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Research, safety are top priorities when installing light fixtures, says expert

Jenna Pryor, Plum Home and Design, says layering different types of light including task and mood lighting, with ceiling fixtures and lamps creates dramatic impact. THE CANADIAN PRESS/HO-Boccabella Photo

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Jenna Pryor, Plum Home and Design, says layering different types of light including task and mood lighting, with ceiling fixtures and lamps creates dramatic impact. THE CANADIAN PRESS/HO-Boccabella Photo

VICTORIA - Changing the look of a room with lighting is a project more homeowners are tackling, but one expert cautions that safety should be of paramount concern.

Once a homeowner knows the weight of their new fixture, and is comfortable with the safety guidelines, "this is a fairly simple project," says Jim Burchnall, instructor at Camosun College's school of trades and technology's electrical department in Victoria.

Burchnall says light fixtures generally only have two connections — one coloured and one white. Generally they are directly connected coloured to coloured, and white to white.

"The difficulty level is fairly low, but I would stress the safety level," he says.

Before a homeowner begins installing their new light fixture they need to turn off the breaker to the location where they will be working. Burchnall recommends purchasing an inexpensive pocket tester to guarantee the right breaker has been turned off.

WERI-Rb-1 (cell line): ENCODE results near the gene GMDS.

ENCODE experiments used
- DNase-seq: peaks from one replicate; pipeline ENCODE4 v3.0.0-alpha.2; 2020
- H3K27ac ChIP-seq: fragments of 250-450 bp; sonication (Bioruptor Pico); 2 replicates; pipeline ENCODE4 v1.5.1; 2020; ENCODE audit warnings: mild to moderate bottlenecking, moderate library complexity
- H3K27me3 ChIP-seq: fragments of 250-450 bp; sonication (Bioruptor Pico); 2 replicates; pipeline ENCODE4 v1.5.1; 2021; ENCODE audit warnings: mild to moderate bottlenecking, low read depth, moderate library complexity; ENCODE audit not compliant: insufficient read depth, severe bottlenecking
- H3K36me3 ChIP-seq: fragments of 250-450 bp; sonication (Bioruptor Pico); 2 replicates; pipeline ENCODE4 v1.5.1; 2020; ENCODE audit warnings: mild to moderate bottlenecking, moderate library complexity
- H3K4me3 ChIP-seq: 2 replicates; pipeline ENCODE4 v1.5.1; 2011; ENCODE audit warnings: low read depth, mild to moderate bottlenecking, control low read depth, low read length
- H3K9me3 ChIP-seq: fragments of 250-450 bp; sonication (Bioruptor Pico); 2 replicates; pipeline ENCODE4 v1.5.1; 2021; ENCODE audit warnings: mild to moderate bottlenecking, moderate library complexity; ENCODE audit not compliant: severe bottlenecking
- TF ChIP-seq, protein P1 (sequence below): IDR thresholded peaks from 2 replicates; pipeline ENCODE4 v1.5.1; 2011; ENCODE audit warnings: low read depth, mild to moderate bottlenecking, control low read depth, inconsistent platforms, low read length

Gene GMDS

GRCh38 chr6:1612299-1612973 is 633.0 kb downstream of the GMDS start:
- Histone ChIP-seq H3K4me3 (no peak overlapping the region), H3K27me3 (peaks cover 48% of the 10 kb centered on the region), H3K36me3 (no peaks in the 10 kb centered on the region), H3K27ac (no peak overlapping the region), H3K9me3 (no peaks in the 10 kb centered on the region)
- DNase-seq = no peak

Using a ladder instead of a chair or table to install the fixture is also a good idea.

When a homeowner is shopping for new lighting, Burchnall says it is important to consider the weight of the new fixture.

"If a homeowner is changing a fixture out for a heavier fixture or ceiling fan they need to make sure the box you are attaching the fixture to can support the weight," he says. "A standard electrical box is designed to support 13 kilograms, but once you get over that you have to add structural support of some type."

Homeowners can consult the Canadian Electrical Code for minimal requirements, but Burchnall says if heavy fixtures aren't given adequate support both the fixture and the electrical box could come right out of the ceiling.

According to Burchnall, homeowners also need to look for proper certification on the fixtures they are purchasing to avoid potential fire and safety hazards.

"Whenever you make any electrical purchase make sure you look for a mark of approval," he says. "If it's not approved it is actually illegal to install and it may affect your home insurance. If that fixture did ever cause a fire that would be the first thing they'd look for is approval marks."

Jenna Pryor, designer for Plum Home and Design in Edmonton, says homeowners should not only call a professional if they feel unsure about installing their new lighting, but also for guidance around height and position of the fixtures.

"The most common problem homeowners run into when installing lighting is the light is in the wrong place, and is too high," says Pryor. "In a dining room, there is a certain height most people try to achieve. Professionals can give some guidance along the way and you won't want to kill your spouse at the end of the night."

Homeowners need to assess the space they are adding new lighting to and select fixtures that match the style they are attempting to achieve and also fit the scale of the room.

"Scale has a lot to do with when you choose a light," says Pryor. "A dining room that seats 12 people with a tiny pendant light actually makes the space seem small and uncomfortable.

"People just don't look up enough and realize that lighting has a huge impact on the style of their space. They don't invest in lighting, and when you put a light up it is often up for 10 years, so it is really worth thinking about investing in a light you're going to like for a long time to come and isn't too trendy."

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